Editor’s Note: Yemenidjian combined what she learned in Fukushima into a larger reflection on the needs of people in the aftermath of disaster. This is an analysis of one town’s disaster response.

By Natalie Yemenidjian

Had it not been for the snow four days after the nuclear power plant failure, perhaps it would have been safe to return to Iitate, Fukushima three years later. And, perhaps its villagers would not have been among the most highly exposed to radiation.

But it did snow, cementing cesium-137 into the topsoil, making Iitate a designated no-go zone. It will take decades for the radioactivity to decay. Since forest occupies more than three-fourths of the village area, many families have let go of any hope to return.

Before the earthquake, Iitate had been a model “Madei life” city – meaning a pastoral village living in harmony with nature. Madei translates to respectfully and carefully.

In the aftermath of a power plant failure, evaluating a perimeter to evacuate is a priority to get people out of harm’s way. Getting the mayor of Iitate to evacuate proved to be difficult.

In just five days, a community-driven task force was created among local scientists, planners and villagers called the Iitate Village Support Team.

The group was lead by Koji Itonaga, a professor of architecture, engineering and city planning, who has worked in Iitate for 20 years. Their goal was to work with local government to keep track of radiation levels and determine whether it was safe to stay and most importantly to plead with the government to keep villagers together to create some semblance of normalcy.

In his research, Itonaga states “on the evening March 15, 2011 after the air radiation dose in front of the village office was measured at 44.7 microsieverts per hour, my colleagues and I urged Iitate’s mayor to hasten the evacuation of children and pregnant women.”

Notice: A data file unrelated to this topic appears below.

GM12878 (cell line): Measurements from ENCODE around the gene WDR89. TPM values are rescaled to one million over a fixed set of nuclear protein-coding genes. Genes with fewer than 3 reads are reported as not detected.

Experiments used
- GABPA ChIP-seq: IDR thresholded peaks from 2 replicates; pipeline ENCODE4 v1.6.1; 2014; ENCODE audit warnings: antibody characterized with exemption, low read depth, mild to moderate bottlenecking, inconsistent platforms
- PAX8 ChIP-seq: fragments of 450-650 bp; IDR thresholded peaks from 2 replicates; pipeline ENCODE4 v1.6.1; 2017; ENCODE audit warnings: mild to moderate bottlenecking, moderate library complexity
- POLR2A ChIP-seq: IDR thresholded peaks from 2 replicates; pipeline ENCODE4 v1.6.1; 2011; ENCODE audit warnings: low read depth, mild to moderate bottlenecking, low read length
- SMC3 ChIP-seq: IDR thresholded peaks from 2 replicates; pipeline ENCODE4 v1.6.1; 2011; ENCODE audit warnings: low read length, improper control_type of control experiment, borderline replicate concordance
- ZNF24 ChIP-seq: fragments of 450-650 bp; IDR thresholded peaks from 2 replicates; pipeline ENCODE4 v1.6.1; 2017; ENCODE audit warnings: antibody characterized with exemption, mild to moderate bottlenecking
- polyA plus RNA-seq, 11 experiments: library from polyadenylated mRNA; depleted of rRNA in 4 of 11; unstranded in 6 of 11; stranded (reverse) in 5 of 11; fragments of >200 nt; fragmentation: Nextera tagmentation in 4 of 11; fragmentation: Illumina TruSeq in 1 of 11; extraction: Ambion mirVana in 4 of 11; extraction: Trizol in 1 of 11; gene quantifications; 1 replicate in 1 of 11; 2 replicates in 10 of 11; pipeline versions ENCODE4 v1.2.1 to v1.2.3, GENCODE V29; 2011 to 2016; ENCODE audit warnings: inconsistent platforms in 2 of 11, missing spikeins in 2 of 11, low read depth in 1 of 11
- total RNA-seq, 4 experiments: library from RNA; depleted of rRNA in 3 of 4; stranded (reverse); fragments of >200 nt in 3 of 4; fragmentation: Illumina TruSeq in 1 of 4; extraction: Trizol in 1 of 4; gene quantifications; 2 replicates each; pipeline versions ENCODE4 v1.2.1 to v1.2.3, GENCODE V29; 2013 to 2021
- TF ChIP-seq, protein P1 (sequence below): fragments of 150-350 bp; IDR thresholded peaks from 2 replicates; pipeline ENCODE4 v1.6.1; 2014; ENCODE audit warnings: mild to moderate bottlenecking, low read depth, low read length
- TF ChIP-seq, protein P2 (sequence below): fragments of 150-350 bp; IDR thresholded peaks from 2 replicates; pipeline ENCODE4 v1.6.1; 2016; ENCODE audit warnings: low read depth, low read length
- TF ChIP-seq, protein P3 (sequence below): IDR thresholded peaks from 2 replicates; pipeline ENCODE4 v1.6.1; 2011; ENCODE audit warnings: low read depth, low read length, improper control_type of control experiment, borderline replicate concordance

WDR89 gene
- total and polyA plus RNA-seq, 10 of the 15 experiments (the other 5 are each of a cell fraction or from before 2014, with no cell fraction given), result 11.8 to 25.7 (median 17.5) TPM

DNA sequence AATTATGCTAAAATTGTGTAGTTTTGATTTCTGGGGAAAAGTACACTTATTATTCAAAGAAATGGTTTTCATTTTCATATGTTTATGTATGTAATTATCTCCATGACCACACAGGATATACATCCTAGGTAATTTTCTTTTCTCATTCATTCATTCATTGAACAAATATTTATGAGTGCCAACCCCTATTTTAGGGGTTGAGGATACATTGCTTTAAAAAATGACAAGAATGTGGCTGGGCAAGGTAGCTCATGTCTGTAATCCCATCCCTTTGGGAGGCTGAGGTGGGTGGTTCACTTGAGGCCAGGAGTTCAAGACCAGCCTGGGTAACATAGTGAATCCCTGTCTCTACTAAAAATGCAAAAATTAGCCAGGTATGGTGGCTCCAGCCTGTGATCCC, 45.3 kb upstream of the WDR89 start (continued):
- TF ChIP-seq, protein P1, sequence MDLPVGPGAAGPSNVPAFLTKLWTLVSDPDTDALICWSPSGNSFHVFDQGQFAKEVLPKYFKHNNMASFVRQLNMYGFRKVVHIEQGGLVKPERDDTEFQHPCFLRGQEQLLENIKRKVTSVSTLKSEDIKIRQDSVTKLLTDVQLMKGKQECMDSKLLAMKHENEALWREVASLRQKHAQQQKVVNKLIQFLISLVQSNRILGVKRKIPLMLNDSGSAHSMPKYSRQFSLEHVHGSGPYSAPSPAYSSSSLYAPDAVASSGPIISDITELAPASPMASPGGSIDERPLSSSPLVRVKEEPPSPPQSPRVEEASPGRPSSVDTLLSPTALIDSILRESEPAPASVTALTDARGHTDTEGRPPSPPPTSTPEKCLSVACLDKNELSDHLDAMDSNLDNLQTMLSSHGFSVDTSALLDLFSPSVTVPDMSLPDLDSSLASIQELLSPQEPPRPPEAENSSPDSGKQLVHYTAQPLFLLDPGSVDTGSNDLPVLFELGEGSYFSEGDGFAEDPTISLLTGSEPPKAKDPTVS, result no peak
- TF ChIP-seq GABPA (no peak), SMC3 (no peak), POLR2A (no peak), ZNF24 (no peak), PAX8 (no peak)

For comparison, a single chest x-ray delivers a dose of 50 to 100 microsieverts. Some villagers were evacuated, but by the end of March they had returned – after a team of radioactivity experts commissioned by the village authorities and led by Syunichi Yamashta, vice president of Nagasaki University and an expert on thyroid cancers associated with the Chernobyl accident advised that it was safe to do so.

It took a month and eleven days to get the local government to make evacuation orders, meaning that for a significant amount of time, the city’s residents were exposed to a high concentration of radiation.

It took a month and eleven days to get the local government to make evacuation orders, meaning that for a significant amount of time, the city’s residents were exposed to a high concentration of radiation.

The local government has had a history of strong community participation. In the early 1980s, a 20-year plan had been created for the future of the city to maintain the harmony between agriculture, pastoral scenery and the humans who lived there. The average household in Iitate was five people to each of the 1,700 homes.

Now, 50 percent of Iitate’s households have been separated. The task force asked that the city maintain this ideal community by keeping the villagers together; that the devastation of losing one’s household, way of life and in many cases family members was traumatic enough. They also asked that evacuation plans called for community togetherness in the future.

Communication between media and scientists was hazy as news of radiation risks broke, some reporters were misinformed or did not understand the difference between units of radiation. For future disaster recovery plans, transparency and dissemination of information are key to easing the collective minds of traumatized citizens.

The task force in Iitate, the Iitate Village Support Team, proposed 11 points in future disaster recovery of close-knit towns. In summary, the taskforce asked that villages maintain the “Madei” way of life and that they be rebuilt in safer areas with employment opportunities.

Future evacuation plans should include strategies for community rebuilding with village and town leaders as participants in the reconstruction process. Natural occurrences in informal housing and other alternative viewpoints can be used to empower resilient community design. And most importantly, local government is essential in informing the public at the time disaster strikes, and is at the heart of the rebuilding process.

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